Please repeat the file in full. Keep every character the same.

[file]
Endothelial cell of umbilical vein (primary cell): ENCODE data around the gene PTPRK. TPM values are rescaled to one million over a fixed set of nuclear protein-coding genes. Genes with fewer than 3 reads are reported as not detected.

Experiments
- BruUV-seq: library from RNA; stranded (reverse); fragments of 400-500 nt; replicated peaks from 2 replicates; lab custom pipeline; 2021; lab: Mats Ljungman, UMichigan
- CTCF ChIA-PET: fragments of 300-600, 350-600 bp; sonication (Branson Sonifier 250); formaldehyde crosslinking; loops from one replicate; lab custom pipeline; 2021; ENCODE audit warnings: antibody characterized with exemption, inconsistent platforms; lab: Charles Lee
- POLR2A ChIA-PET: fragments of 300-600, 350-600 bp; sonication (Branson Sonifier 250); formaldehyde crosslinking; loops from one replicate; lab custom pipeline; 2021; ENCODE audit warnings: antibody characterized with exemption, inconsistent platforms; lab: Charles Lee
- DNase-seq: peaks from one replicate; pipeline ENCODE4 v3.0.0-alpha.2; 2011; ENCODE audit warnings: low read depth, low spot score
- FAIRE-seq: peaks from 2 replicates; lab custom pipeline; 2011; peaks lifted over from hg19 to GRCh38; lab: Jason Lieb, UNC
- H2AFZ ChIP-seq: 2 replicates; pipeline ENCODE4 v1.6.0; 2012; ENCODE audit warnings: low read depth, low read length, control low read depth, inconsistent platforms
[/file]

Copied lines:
Endothelial cell of umbilical vein (primary cell): ENCODE data around the gene PTPRK. TPM values are rescaled to one million over a fixed set of nuclear protein-coding genes. Genes with fewer than 3 reads are reported as not detected.

Experiments
- BruUV-seq: library from RNA; stranded (reverse); fragments of 400-500 nt; replicated peaks from 2 replicates; lab custom pipeline; 2021; lab: Mats Ljungman, UMichigan
- CTCF ChIA-PET: fragments of 300-600, 350-600 bp; sonication (Branson Sonifier 250); formaldehyde crosslinking; loops from one replicate; lab custom pipeline; 2021; ENCODE audit warnings: antibody characterized with exemption, inconsistent platforms; lab: Charles Lee
- POLR2A ChIA-PET: fragments of 300-600, 350-600 bp; sonication (Branson Sonifier 250); formaldehyde crosslinking; loops from one replicate; lab custom pipeline; 2021; ENCODE audit warnings: antibody characterized with exemption, inconsistent platforms; lab: Charles Lee
- DNase-seq: peaks from one replicate; pipeline ENCODE4 v3.0.0-alpha.2; 2011; ENCODE audit warnings: low read depth, low spot score
- FAIRE-seq: peaks from 2 replicates; lab custom pipeline; 2011; peaks lifted over from hg19 to GRCh38; lab: Jason Lieb, UNC
- H2AFZ ChIP-seq: 2 replicates; pipeline ENCODE4 v1.6.0; 2012; ENCODE audit warnings: low read depth, low read length, control low read depth, inconsistent platforms